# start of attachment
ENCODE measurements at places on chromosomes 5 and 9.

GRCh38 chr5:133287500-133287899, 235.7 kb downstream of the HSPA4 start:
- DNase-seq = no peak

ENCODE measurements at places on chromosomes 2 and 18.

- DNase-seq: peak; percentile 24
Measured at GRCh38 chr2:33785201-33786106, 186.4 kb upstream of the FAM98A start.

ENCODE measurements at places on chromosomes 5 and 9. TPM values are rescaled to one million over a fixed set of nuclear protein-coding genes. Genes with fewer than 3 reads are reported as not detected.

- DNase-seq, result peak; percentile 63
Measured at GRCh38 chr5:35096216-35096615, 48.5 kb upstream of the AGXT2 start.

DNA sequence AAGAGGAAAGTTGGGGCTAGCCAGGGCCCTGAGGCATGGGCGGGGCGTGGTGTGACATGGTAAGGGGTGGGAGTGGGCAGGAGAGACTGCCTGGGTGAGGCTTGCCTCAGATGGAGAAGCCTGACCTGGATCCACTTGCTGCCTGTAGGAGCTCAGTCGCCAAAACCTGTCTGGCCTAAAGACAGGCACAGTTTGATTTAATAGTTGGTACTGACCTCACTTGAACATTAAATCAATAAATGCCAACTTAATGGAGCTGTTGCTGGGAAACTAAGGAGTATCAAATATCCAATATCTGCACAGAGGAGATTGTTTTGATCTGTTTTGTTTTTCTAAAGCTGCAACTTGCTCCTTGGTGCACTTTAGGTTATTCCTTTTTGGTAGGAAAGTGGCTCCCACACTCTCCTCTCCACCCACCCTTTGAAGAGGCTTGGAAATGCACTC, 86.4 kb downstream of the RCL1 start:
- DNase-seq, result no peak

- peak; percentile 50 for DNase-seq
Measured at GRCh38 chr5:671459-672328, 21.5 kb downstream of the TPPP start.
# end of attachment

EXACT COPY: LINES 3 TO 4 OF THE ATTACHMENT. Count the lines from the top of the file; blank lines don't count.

- DNase-seq = no peak

ENCODE measurements at places on chromosomes 2 and 18.